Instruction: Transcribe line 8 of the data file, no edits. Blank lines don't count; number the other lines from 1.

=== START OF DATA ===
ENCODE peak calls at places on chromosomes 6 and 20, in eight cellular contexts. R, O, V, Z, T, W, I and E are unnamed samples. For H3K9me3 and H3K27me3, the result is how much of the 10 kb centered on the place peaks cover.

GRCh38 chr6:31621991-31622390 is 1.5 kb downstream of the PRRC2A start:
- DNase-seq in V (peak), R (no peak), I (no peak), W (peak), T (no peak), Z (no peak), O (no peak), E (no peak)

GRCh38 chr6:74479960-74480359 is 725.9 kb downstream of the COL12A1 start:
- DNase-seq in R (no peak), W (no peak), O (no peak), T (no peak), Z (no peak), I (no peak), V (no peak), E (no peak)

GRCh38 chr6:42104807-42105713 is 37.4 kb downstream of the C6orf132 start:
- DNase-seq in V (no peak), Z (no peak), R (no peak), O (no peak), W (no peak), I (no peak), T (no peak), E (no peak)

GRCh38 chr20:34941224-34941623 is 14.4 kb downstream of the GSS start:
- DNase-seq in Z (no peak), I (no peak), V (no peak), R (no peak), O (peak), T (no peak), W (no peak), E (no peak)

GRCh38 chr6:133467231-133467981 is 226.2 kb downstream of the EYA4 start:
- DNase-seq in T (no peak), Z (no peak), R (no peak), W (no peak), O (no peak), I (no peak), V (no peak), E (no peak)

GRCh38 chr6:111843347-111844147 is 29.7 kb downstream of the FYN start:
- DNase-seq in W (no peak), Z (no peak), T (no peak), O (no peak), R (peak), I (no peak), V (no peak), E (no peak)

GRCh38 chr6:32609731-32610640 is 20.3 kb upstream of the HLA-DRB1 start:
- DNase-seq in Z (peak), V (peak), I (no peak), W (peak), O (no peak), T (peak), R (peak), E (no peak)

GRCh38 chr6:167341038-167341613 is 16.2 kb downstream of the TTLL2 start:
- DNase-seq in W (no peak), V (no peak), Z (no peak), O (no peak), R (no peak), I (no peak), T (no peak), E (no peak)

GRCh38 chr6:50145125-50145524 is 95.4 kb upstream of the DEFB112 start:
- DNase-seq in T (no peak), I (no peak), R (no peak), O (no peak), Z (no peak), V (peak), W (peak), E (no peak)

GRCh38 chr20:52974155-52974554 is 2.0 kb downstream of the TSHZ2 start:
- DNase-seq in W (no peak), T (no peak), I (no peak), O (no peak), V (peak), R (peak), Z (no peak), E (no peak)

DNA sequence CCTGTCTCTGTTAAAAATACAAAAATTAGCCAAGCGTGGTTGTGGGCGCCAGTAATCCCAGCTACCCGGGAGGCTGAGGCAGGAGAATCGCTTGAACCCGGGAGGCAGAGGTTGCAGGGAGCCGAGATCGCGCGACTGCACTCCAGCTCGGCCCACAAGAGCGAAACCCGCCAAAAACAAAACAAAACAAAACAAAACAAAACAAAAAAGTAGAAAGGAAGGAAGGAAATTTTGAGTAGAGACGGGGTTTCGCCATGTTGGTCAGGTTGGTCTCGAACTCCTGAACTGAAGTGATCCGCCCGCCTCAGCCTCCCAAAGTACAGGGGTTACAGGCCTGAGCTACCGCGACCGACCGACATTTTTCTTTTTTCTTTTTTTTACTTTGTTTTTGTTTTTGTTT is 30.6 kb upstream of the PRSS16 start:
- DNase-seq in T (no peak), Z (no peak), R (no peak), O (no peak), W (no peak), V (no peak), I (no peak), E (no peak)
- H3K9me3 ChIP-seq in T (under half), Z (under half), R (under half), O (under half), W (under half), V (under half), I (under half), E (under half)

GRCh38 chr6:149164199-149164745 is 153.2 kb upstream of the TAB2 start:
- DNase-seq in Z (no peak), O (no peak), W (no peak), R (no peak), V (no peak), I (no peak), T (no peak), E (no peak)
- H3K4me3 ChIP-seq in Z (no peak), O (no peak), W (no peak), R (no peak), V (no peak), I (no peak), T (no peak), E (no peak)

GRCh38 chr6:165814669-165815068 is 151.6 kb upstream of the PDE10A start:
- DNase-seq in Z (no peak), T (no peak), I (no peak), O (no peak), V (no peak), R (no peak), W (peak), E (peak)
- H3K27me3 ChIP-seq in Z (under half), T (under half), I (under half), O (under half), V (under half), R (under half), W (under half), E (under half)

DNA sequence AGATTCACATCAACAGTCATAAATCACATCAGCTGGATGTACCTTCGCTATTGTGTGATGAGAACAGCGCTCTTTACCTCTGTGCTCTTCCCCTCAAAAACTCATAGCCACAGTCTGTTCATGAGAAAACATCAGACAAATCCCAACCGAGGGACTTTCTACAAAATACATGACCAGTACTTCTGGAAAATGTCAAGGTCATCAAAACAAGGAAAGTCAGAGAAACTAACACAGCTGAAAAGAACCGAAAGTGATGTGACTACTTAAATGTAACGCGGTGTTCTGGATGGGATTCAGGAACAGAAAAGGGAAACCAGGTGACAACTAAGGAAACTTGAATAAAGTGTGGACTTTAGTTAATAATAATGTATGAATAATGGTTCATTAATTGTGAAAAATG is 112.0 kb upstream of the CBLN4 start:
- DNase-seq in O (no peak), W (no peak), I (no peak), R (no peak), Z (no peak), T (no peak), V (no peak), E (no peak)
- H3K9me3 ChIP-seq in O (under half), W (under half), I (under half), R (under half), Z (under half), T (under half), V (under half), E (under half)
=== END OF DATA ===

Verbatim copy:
GRCh38 chr20:34941224-34941623 is 14.4 kb downstream of the GSS start: